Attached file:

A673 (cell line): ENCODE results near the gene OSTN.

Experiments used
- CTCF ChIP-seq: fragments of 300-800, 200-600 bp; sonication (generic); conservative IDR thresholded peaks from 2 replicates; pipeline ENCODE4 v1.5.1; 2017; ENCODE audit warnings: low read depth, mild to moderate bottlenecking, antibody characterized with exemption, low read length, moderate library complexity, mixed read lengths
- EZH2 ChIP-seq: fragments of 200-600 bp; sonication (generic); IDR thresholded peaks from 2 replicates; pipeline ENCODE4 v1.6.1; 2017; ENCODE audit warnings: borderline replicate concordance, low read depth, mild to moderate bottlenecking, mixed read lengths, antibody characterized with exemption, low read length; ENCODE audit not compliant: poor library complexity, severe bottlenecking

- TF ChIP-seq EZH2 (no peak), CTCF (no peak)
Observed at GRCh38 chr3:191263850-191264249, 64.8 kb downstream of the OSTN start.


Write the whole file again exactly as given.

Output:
A673 (cell line): ENCODE results near the gene OSTN.

Experiments used
- CTCF ChIP-seq: fragments of 300-800, 200-600 bp; sonication (generic); conservative IDR thresholded peaks from 2 replicates; pipeline ENCODE4 v1.5.1; 2017; ENCODE audit warnings: low read depth, mild to moderate bottlenecking, antibody characterized with exemption, low read length, moderate library complexity, mixed read lengths
- EZH2 ChIP-seq: fragments of 200-600 bp; sonication (generic); IDR thresholded peaks from 2 replicates; pipeline ENCODE4 v1.6.1; 2017; ENCODE audit warnings: borderline replicate concordance, low read depth, mild to moderate bottlenecking, mixed read lengths, antibody characterized with exemption, low read length; ENCODE audit not compliant: poor library complexity, severe bottlenecking

- TF ChIP-seq EZH2 (no peak), CTCF (no peak)
Observed at GRCh38 chr3:191263850-191264249, 64.8 kb downstream of the OSTN start.